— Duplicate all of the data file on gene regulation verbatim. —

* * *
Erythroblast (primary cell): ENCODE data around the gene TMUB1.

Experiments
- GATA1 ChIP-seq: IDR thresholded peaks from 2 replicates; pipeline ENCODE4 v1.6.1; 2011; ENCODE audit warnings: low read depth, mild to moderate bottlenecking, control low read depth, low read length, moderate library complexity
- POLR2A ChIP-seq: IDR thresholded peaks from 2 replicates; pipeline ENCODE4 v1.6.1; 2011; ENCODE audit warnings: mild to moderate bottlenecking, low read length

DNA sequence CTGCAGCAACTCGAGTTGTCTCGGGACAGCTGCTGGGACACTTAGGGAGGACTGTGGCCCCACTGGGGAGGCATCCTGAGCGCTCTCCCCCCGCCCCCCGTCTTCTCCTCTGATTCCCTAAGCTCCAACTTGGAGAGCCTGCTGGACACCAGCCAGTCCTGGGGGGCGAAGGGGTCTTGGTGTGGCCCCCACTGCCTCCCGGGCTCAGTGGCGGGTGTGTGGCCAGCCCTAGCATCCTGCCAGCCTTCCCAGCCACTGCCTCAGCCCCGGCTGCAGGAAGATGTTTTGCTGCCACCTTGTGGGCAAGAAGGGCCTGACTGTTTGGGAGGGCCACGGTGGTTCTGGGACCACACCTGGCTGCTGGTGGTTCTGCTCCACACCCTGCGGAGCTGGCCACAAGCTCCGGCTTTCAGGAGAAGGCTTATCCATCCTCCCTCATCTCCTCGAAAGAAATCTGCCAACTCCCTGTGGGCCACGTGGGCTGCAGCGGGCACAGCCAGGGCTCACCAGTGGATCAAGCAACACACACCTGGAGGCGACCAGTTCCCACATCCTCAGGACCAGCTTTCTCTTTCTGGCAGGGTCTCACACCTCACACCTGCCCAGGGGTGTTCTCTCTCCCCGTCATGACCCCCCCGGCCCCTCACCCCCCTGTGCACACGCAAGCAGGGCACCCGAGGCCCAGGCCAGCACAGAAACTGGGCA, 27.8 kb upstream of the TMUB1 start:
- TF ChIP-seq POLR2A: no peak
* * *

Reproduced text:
Erythroblast (primary cell): ENCODE data around the gene TMUB1.

Experiments
- GATA1 ChIP-seq: IDR thresholded peaks from 2 replicates; pipeline ENCODE4 v1.6.1; 2011; ENCODE audit warnings: low read depth, mild to moderate bottlenecking, control low read depth, low read length, moderate library complexity
- POLR2A ChIP-seq: IDR thresholded peaks from 2 replicates; pipeline ENCODE4 v1.6.1; 2011; ENCODE audit warnings: mild to moderate bottlenecking, low read length

DNA sequence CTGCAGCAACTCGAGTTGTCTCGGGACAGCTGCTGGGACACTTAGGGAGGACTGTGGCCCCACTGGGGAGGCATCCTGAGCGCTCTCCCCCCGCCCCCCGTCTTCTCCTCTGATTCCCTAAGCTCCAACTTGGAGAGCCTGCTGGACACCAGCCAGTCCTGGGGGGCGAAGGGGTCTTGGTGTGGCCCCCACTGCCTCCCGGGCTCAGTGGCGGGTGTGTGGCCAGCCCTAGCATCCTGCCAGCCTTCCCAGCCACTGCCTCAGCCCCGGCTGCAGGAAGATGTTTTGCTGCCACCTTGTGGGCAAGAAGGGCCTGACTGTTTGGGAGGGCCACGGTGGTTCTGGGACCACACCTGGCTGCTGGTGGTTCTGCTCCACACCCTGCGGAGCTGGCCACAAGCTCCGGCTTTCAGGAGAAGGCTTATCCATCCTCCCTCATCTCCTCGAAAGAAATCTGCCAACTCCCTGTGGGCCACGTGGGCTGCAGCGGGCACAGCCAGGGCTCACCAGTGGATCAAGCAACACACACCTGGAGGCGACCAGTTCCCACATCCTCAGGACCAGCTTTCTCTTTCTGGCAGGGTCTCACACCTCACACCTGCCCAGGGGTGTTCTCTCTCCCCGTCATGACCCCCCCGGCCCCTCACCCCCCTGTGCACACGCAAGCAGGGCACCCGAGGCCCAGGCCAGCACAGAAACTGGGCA, 27.8 kb upstream of the TMUB1 start:
- TF ChIP-seq POLR2A: no peak